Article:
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Why ‘Outliers’ pisses me off
Malcolm Gladwell’s Outliers was one of the must-read books of 2008. The latest oeuvre from the author of The Tipping Point and Blink, it took aim at celebrity biographies that claim to help us be more successful by following the inspiration of our heroes.
And it pisses me off.
The central thesis of the book – that our environment and background play a large part in our success – I completely subscribe to.
But Gladwell goes one step further. In fact, he goes several steps further into the realms of predestination and fore-ordination.
In some ways, this is an important book. For example, Gladwell argues persuasively that 50% of people in the world are discriminated against. And it’s not the 50% that you think.
He means anyone born in the second half of the academic year. Outliers puts forward compelling arguments that academic and sporting achievement is closely correlated with being born near the start of the academic year.
Gladwell posits a theory that this is avoidable: teachers and parents start to identify and encourage bright or sporty children when they are as young as five. This is mistaken because the children born in the early part of the academic year may not be more talented than their younger classmates; they are just older. By the time the age difference evens out (say, by the time they are ten), the older children have had more praise, more attention and more access to facilities, cementing the discrimination for ever.
If this is true, it’s a travesty, and educationalists the world over should be working out what to do about it.
But elsewhere in the book, this determinism becomes more pernicious. Gladwell argues that, for example, the ideal background to have to be a successful computer entrepreneur was to have been born in 1954-1955. And he lists all those successful entrepreneurs who were: Bill Gates, Paul Allen, Steve Ballmer, Eric Schmidt, Scott McNealy.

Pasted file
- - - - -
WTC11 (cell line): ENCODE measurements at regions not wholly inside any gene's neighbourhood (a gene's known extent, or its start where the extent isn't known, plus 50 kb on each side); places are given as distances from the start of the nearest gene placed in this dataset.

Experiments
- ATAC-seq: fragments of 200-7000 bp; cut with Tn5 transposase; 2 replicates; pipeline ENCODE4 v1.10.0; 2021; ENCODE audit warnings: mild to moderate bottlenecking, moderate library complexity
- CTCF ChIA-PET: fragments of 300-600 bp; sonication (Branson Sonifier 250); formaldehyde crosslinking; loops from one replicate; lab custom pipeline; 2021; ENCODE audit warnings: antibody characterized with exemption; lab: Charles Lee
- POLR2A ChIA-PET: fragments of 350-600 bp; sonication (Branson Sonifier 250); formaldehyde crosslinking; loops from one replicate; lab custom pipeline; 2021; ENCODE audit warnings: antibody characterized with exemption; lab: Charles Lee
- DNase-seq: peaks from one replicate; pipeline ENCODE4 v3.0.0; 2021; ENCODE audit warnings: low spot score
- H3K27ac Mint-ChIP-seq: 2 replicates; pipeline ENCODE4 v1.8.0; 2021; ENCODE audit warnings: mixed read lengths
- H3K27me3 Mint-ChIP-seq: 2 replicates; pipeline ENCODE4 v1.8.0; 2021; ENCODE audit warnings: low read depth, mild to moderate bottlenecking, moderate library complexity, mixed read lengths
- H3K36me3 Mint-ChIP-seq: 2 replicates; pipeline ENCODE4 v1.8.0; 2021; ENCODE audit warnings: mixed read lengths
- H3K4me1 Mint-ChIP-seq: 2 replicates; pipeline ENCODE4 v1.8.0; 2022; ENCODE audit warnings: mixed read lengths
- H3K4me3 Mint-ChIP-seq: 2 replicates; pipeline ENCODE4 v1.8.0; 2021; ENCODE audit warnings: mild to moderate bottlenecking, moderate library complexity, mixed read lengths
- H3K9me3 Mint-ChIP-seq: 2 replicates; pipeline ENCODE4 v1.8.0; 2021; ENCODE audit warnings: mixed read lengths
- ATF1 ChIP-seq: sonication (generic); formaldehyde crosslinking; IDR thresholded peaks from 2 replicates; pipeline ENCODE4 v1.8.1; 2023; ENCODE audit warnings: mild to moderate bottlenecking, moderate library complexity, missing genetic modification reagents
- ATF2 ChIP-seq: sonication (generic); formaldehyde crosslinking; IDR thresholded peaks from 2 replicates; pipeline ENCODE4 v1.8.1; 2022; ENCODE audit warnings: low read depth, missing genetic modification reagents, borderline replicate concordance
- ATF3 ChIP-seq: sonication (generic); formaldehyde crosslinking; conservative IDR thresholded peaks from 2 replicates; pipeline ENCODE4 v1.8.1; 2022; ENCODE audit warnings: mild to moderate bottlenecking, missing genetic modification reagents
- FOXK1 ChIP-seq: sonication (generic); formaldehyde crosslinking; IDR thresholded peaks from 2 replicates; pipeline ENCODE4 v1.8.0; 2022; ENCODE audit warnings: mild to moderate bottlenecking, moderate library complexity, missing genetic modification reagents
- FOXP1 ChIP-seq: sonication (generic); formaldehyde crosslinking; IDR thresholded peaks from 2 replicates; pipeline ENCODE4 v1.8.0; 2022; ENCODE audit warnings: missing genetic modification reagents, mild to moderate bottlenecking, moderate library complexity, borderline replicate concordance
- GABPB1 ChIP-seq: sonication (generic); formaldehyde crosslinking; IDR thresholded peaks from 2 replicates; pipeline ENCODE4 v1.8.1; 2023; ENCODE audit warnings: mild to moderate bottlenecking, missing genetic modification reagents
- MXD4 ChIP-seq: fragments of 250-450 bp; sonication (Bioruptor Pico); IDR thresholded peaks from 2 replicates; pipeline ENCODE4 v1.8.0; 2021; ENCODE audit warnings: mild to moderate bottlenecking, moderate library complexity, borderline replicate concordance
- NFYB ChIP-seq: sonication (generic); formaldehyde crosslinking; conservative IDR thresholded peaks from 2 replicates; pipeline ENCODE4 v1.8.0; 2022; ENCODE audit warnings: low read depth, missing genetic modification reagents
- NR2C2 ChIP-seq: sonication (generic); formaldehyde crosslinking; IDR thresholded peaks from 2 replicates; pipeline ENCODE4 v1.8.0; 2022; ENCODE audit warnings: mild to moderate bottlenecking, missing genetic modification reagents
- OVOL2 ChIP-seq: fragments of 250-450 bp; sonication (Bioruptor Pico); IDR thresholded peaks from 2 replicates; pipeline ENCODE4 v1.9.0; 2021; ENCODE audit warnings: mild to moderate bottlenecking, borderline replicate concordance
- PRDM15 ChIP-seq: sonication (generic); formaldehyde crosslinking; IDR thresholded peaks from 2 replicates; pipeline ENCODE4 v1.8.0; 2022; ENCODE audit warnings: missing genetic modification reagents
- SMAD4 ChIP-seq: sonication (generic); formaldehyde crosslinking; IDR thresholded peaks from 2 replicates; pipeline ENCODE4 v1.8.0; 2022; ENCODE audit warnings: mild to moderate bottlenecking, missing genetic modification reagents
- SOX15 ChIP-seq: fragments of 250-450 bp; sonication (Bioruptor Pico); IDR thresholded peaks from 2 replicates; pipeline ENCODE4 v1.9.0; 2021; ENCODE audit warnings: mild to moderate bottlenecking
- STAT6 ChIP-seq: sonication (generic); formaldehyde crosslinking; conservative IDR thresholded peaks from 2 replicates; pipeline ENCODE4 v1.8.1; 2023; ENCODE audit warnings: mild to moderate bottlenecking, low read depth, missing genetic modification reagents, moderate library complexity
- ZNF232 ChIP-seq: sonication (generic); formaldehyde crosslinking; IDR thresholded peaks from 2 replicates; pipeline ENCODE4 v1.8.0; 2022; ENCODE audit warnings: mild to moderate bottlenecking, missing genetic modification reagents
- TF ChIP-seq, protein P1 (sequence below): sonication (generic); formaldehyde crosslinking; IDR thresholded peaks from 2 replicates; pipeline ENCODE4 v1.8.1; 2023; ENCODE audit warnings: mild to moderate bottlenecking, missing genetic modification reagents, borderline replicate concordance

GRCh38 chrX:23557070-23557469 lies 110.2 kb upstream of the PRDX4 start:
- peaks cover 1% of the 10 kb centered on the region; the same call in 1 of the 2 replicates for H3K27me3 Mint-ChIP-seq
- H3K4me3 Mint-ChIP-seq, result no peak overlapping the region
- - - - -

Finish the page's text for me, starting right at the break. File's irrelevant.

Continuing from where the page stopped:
He does the same for successful corporate lawyers in New York. The ideal background was to be Jewish, born in 1930 and to have parents in the garment trade. He produces a list of many such people who were partners in very successful law firms.
I don’t dispute Gladwell’s facts (although I question his methodology). I do dispute his conclusions.
Perhaps you will permit an aside here. When I was at university, a theologian friend of mine first introduced me to the Christian doctrine of predestination. Broadly, God is omniscient, so your path through this life is known.
This made me declare, in a teenage way, that if my every action was mapped out already, and I had no control over my life, my life has no point and I should just kill myself now.
The Church, however, realised this was a problem and added a get-out clause: free will. God knows what you’re going to do, but you still have to decide to do it.
For me, the free will get-out clause isn’t enough. I can’t believe in predestination. And perhaps that explains why Outliers offends me so royally.
Gladwell argues, over and over and over, with sufficient examples to feel compelling (but not statistical analysis), that our world-view is flawed.
Business leaders, sportsmen, academics. We can’t learn anything from reading their stories except that their success was rooted in, nay inevitable due to, their backgrounds.
Which is utter tosh.
Those people worked hard. Other people, with similar backgrounds, didn’t work hard and weren’t successful.
Gladwell also argues that success is not about talent; it’s about opportunity.
And I acknowledge the point that opportunity matters. I believe that civilized societies should work to give as many people as possible the opportunity to be successful.
But then they have to work hard. And fail. And try again. They have to strive and struggle.
To argue that they are merely products of circumstance is to belittle their achievements.
And more than that, it is to dissuade another generation of entrepreneurs to strive and struggle themselves.
Which is why it pisses me off.